Did you know that Stanley makes FatMax 10″ Groove Joint PushLock pliers? Despite their resemblence to Irwin’s GrooveLock pliers, these FatMax pliers incorporate a few features that may be enough reason to add a pair to your collection.
The FatMax pliers appear to have an elevated adjustment button, which should make blind or gloved adjustments a bit easier. In addition, there are no less than 17 locked positions, versus the 13 that my 10″ Irwin GrooveLocks have. Although the jaw opening on tongue and groove pliers can be widened by spreading the handles, finer adjustment is desireable when working in cramped compartments.
The locking mechanism on these FatMax pliers also makes this tool appealing. Whereas the venerable Irwin GrooveLock pliers have a ratchet-type mechanism at the back of the inner handle slider, the FatMax pliers appears to have its locking grooves on opposite sides within it. While this means that you can’t slide the jaws closed without reaching for the adjustment button, there are certainly occasions when this is desirable — such as when you’re applying pressure to very soft materials. Furthermore, this geometry may result in a thinner body which could more easily fit into tighter spots.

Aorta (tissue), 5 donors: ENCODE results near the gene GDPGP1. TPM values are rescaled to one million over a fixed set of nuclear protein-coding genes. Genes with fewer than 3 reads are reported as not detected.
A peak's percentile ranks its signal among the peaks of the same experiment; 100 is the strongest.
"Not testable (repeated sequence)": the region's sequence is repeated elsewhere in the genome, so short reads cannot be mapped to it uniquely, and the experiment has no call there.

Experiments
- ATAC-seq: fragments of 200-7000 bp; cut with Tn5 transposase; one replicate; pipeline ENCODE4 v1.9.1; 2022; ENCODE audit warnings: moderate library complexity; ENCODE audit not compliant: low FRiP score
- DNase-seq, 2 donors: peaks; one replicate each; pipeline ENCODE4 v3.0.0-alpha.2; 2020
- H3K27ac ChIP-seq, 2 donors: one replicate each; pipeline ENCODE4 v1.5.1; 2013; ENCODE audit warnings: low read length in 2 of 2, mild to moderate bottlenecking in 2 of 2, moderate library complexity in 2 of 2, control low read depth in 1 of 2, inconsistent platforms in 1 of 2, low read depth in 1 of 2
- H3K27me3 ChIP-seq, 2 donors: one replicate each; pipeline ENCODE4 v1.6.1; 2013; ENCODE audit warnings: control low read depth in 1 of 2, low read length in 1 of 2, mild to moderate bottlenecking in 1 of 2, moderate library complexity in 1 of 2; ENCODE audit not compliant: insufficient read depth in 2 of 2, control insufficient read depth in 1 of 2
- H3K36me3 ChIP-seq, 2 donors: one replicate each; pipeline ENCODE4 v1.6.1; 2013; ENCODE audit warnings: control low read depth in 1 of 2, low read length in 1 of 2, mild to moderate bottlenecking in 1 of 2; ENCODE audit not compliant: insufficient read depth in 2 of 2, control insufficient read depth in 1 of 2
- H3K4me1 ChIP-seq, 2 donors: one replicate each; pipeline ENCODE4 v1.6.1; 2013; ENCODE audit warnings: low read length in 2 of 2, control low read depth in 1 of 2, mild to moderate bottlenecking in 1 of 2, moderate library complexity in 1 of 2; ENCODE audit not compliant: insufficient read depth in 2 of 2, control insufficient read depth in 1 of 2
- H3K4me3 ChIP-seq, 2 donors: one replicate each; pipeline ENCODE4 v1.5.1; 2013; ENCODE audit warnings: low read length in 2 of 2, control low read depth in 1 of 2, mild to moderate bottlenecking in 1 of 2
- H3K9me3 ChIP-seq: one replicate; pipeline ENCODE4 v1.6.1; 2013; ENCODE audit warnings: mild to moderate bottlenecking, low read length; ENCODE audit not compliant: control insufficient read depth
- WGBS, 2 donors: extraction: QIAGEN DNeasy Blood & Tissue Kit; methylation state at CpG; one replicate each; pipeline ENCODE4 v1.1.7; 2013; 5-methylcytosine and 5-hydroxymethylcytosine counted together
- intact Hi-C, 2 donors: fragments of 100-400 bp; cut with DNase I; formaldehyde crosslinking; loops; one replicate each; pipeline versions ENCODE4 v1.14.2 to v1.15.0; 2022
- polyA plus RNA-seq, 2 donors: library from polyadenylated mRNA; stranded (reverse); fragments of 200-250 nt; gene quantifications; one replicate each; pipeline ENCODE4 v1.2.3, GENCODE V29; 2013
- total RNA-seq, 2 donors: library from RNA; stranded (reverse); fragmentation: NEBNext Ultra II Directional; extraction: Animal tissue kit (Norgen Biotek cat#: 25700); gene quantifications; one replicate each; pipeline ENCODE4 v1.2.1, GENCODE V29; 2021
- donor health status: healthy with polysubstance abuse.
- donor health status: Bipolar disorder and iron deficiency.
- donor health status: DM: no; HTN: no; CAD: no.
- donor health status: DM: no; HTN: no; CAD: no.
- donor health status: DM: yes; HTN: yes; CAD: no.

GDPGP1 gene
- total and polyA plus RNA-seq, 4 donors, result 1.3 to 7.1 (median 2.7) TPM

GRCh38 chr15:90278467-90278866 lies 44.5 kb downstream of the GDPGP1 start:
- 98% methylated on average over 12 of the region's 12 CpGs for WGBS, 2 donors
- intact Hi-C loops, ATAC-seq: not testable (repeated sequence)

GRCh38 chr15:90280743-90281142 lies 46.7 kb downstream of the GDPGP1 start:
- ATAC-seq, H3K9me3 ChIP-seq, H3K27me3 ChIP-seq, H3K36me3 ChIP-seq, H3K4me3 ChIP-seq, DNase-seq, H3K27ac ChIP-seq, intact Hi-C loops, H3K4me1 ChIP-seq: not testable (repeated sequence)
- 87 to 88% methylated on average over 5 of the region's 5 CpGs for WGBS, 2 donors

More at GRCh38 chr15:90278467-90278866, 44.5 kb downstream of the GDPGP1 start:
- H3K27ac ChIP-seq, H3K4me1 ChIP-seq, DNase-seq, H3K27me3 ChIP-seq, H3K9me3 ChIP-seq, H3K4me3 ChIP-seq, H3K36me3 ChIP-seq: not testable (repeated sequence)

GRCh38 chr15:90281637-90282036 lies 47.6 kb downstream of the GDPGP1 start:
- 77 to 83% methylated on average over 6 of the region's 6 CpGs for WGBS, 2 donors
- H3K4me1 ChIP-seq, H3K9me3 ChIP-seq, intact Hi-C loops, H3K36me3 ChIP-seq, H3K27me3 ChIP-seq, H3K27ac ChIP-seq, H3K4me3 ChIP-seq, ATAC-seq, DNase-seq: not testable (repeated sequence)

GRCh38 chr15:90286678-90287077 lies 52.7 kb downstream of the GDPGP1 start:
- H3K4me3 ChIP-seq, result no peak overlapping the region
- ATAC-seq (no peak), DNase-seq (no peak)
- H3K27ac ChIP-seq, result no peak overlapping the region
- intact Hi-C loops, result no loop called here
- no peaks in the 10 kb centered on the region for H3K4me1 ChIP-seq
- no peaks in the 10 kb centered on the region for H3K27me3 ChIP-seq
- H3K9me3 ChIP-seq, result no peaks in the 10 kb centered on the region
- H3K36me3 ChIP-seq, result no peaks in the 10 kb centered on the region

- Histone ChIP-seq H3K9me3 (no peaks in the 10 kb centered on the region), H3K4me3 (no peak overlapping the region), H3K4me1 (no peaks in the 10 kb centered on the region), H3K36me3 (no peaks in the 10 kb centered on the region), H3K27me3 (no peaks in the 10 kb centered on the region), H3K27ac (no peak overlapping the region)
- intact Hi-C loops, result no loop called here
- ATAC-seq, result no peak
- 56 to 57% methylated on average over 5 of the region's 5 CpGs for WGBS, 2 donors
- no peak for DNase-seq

Lastly, Stanley claims their “bi-material” handles provide improved grip and control — which may be the most compelling reason to add a pair of the FatMax pliers to your shopping list. Most tongue and groove pliers I’ve come across have uniformly smooth handles. If you’re wearing gloves, that’s great. But if you’re covered in sweat and grease, you want want a handle that offers greater friction.
If you’ve seen or used these, what’s your take on them? In case you’re as eager to get your hands on a pair as I am, Amazon is currently offering the 10″ model for $20, and it’s eligible for the 4-for-3 discount. If you shop around, you can find a pair for as low as $15.